Owning your differences, while respecting others uniqueness

This post is part of a 4-post series on humility that began yesterday.

I am not sure when I really started to get it. I can think of moments along the way. When I was the only kid in my sixth grade class that voted for George H. W. Bush in the 1992 Presidential Election (though 1 other kid voted for Perot). When I sought work in politics just out of high school. Or even when a life in ministry was actually appealing as a 20-something. I was different, and I owned that.

The reality was, that while I was learning to appreciate my own differences, it wasn’t until my mid-20s that I really began to appreciate the uniqueness I found in others. No, not just my friends, schoolmates, and co-workers. I mean the person living in the homeless shelter, the family struggling to make ends meet while working multiple jobs and getting assistance from the government, or even those people whose lives had been broken by addiction. I had previously either overlooked or discarded these people.

Two of the core realities of the humility construct are a willingness to learn/teachability and a willingness to see the strengths of others. While I had grown in my willingness to examine myself accurately, I had not often given the same right to others. When you  step back and open yourself up to learning from others and appreciating who they are (regardless of the baggage we all carry), something amazing happens.

My life has grown so much from people who are different than I am. They share with me their stories and allow me into their world which looks and feels nothing like my existence. These are amazing and humbling moments in which you understand that the world is much greater than just your own perspective.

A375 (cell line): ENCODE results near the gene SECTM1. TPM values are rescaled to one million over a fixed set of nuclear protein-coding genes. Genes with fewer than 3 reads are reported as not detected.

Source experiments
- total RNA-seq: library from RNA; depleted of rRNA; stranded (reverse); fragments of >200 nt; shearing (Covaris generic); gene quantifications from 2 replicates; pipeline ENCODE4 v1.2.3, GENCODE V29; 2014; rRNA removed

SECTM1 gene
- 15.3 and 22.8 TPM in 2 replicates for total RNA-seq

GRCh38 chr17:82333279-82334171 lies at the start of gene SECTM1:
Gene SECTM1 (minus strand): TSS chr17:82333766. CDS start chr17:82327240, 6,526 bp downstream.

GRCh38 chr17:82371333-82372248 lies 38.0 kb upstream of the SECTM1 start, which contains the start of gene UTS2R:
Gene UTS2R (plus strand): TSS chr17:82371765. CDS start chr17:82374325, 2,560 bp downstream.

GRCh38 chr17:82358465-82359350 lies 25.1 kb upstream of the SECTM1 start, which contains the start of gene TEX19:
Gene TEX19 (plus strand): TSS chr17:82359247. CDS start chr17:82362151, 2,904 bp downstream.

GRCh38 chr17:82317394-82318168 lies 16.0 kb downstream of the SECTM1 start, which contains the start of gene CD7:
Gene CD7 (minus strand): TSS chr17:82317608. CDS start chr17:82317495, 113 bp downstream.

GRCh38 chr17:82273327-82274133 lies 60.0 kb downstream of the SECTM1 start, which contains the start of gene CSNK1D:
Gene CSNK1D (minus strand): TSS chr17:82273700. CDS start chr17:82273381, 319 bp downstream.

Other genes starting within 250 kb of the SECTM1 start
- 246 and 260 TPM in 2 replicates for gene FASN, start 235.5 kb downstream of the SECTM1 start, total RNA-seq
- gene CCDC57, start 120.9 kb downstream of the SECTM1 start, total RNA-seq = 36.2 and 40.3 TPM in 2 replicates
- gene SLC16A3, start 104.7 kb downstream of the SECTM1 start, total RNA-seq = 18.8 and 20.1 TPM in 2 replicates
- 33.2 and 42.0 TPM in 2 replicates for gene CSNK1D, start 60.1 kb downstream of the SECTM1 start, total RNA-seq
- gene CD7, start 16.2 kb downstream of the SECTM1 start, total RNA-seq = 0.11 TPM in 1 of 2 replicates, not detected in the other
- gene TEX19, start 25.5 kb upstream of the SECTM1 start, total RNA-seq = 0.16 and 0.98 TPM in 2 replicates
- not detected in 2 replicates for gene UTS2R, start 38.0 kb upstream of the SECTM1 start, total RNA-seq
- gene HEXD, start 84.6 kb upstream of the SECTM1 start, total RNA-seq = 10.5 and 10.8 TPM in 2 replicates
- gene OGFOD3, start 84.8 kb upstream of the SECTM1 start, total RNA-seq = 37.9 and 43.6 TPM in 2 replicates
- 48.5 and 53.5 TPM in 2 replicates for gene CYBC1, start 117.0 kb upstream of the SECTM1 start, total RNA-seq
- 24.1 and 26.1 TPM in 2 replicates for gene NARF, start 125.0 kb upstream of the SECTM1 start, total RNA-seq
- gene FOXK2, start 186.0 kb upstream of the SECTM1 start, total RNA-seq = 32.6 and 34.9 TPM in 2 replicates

Through others giving me permission to learn their story, I find that even in most of vast disagreement we can do so providing dignity, honor, and respect for one another and how we have reached our conclusions, values, and actions.  I have owned my differences for years, but now I continue to learn how to respect the uniqueness of others.

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It’s Not About Me!

One of my favorite subjects to discuss (and the focus of my dissertation) is humility. This often misunderstood phenomenon is one of the most needed, yet least found character traits in Western society today. But what actually is humility?

This weekend, I will be helping to lead a group of teens to engage a theme that is contrary to just about every notion recognizable in culture today: “It’s Not About Me!” Society screams that the me-centric lifestyle is a must in our (disgusting) over-emphasis on self in our technology (MySpace was followed by Facebook was followed by the Selfie as king or queen of the average teen). While a decade and a half ago when I was growing up we did emphasize self-esteem, I think we were able to differentiate that construct from the seeming self-addiction that clouds our culture today. But what can actually be done about the me-cravings?

The first thing that can be done is to point toward positive examples of humility. These examples are present, and even the media will pick up on them every now and again, but the problem is we put so much attention on the Biebers, Lohans, and Kardashians of the world (not to mention all of the media hungry individuals that seem to pop up on reality TV) that we have drowned out the people that consistently show care and concern for others, aren’t self-absorbed, and seek to serve.

The second thing to be done is to encourage people to know themselves enough that they don’t have to be absorbed with themselves. That is the irony of our society, we are probably more self-focused than at any other time in history, but yet we seem to really not even know (or be willing to admit what we know about) ourselves.

From now through Monday, humility will be the major focus of this space (with Friday being a special edition of “Coaching Corner” on humility), as we work to promote other-focused individuals, teams, and organizations that truly get the importance of caring for one another so that we all can grow – together!

Stay tuned!